[openstack-dev] [tc] persistently single-vendor projects

Davanum Srinivas davanum at gmail.com
Mon Aug 1 13:58:50 UTC 2016

Thierry, Ben, Doug,

How can we distinguish between. "Project is doing the right thing, but
others are not joining" vs "Project is actively trying to keep people


On Mon, Aug 1, 2016 at 9:32 AM, Ben Swartzlander <ben at swartzlander.org> wrote:
> On 08/01/2016 03:39 AM, Thierry Carrez wrote:
>> Steven Dake (stdake) wrote:
>>> On 7/31/16, 11:29 AM, "Doug Hellmann" <doug at doughellmann.com> wrote:
>>>> [...]
>>>> To be clear, I'm suggesting that projects with team:single-vendor be
>>>> given enough time to lose that tag. That does not require them to grow
>>>> diverse enough to get team:diverse-affiliation.
>>> That makes sense and doesn't send the wrong message.  I wasn't trying to
>>> suggest that either; was just pointing out Kevin's numbers are more in
>>> line with diverse-affiliation than single vendor.  My personal thoughts
>>> are single vendor projects are ok in OpenStack if they are undertaking
>>> community-building activities to increase their diversity of
>>> contributors.
>> Basically my position on this is: OpenStack is about providing open
>> collaboration spaces so that multiple organizations and individuals can
>> collaborate (on a level playing ground) to solve a set of issues. It's
>> difficult to have a requirement of a project having a diversity of
>> affiliation before it can join, because of the chicken-and-egg issue
>> between visibility and affiliation-diversity. So we totally accept
>> single-vendor projects as official OpenStack projects.
>> But if a project is persistently single-vendor after some time and
>> nobody seems interested to join it, the technical value of that project
>> being "in" OpenStack rather than a separate project in the OpenStack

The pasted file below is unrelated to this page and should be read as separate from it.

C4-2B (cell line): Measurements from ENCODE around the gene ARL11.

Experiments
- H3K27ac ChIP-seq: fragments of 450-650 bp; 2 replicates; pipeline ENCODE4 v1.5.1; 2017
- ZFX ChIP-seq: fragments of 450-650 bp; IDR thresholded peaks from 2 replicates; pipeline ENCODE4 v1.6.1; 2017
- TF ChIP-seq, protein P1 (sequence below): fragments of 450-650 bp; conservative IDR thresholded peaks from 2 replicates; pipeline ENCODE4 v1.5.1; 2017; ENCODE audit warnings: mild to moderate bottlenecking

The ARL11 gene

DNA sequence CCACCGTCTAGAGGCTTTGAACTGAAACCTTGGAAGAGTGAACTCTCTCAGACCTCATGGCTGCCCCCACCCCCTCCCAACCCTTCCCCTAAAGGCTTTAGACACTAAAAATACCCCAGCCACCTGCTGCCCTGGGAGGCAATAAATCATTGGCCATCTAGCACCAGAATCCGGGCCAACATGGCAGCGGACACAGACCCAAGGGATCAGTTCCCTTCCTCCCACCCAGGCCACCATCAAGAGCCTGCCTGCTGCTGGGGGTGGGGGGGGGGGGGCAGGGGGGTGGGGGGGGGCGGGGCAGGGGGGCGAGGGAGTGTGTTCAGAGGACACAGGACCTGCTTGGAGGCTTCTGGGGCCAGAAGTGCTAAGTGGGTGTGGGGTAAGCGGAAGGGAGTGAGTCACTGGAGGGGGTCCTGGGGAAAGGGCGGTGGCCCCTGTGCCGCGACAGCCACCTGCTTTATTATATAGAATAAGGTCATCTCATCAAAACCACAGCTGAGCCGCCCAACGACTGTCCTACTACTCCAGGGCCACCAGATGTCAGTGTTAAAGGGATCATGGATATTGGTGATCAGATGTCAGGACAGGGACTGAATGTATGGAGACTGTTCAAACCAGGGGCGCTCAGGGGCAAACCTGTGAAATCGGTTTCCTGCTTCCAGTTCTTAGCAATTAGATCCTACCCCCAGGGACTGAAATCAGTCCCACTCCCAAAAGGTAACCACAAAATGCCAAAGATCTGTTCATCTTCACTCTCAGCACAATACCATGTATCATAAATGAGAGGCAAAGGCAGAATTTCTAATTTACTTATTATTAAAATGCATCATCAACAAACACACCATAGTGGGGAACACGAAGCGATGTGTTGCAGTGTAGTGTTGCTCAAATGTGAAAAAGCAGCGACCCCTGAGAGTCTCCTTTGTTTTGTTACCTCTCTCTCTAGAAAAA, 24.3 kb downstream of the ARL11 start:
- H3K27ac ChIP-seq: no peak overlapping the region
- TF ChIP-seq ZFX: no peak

>> ecosystem of projects is limited. It's limited for OpenStack (why
>> provide resources to support a project that is obviously only beneficial
>> to one organization ?), and it's limited to the organization itself (why
>> go through the OpenStack-specific open processes when you could shortcut
>> it with internal tools and meetings ? why accept the oversight of the
>> Technical Committee ?).
> Thierry I think you underestimate the value organizations perceive they get
> from projects being in the tent. Even if a project is single vendor, the
> halo effect of OpenStack and the access to free resources (the infra cloud,
> and more importantly the world-class infra TEAM) more than make up for any
> downsides associated with following established processes.
> I strongly doubt any organization would choose to remove a project from
> OpenStack for the reasons you mention. If the community doesn't want these
> kinds of projects in the big tent then the community probably needs to push
> them out.
> -Ben Swartzlander
>> So the idea is to find a way for projects who realize that they won't
>> attract a significant share of external contributions to move to an
>> externally-governed project. I'm not sure we can use a strict deadline
>> -- some projects might still be single-vendor after a year but without
>> structurally resisting contributions. But being able to trigger a review
>> after some time, to assess if we have reasons to think it will improve
>> in the future (or not), sounds like a good idea.
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Davanum Srinivas :: https://twitter.com/dims

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